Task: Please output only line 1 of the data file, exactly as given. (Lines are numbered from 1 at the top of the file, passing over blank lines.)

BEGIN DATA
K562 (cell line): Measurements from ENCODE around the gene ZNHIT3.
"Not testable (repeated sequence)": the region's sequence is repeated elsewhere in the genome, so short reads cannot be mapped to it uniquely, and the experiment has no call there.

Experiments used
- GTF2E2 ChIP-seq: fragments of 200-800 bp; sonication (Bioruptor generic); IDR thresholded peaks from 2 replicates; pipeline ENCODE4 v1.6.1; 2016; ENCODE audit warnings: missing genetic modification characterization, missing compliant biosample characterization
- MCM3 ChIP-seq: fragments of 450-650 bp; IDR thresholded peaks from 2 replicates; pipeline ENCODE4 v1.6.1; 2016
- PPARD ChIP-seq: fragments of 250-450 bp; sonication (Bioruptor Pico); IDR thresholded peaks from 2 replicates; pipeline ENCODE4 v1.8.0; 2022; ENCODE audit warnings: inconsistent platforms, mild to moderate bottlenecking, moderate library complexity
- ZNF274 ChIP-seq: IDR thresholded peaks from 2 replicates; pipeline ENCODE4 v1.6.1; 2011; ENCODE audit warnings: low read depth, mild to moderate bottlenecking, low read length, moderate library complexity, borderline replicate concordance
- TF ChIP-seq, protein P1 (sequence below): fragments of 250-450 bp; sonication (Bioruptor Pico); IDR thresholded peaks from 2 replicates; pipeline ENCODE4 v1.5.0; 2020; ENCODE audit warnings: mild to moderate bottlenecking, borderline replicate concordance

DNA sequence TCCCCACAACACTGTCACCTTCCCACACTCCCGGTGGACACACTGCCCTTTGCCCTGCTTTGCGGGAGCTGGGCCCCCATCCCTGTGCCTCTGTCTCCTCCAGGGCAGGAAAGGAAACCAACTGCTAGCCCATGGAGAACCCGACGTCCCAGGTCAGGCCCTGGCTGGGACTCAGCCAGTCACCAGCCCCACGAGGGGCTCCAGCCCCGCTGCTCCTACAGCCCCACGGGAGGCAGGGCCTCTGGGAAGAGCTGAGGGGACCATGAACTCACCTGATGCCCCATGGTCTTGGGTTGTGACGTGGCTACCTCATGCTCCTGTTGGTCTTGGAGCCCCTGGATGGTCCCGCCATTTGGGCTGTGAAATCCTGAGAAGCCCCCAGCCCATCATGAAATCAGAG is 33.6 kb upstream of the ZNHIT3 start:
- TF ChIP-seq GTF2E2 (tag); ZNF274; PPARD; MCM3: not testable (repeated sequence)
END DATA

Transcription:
K562 (cell line): Measurements from ENCODE around the gene ZNHIT3.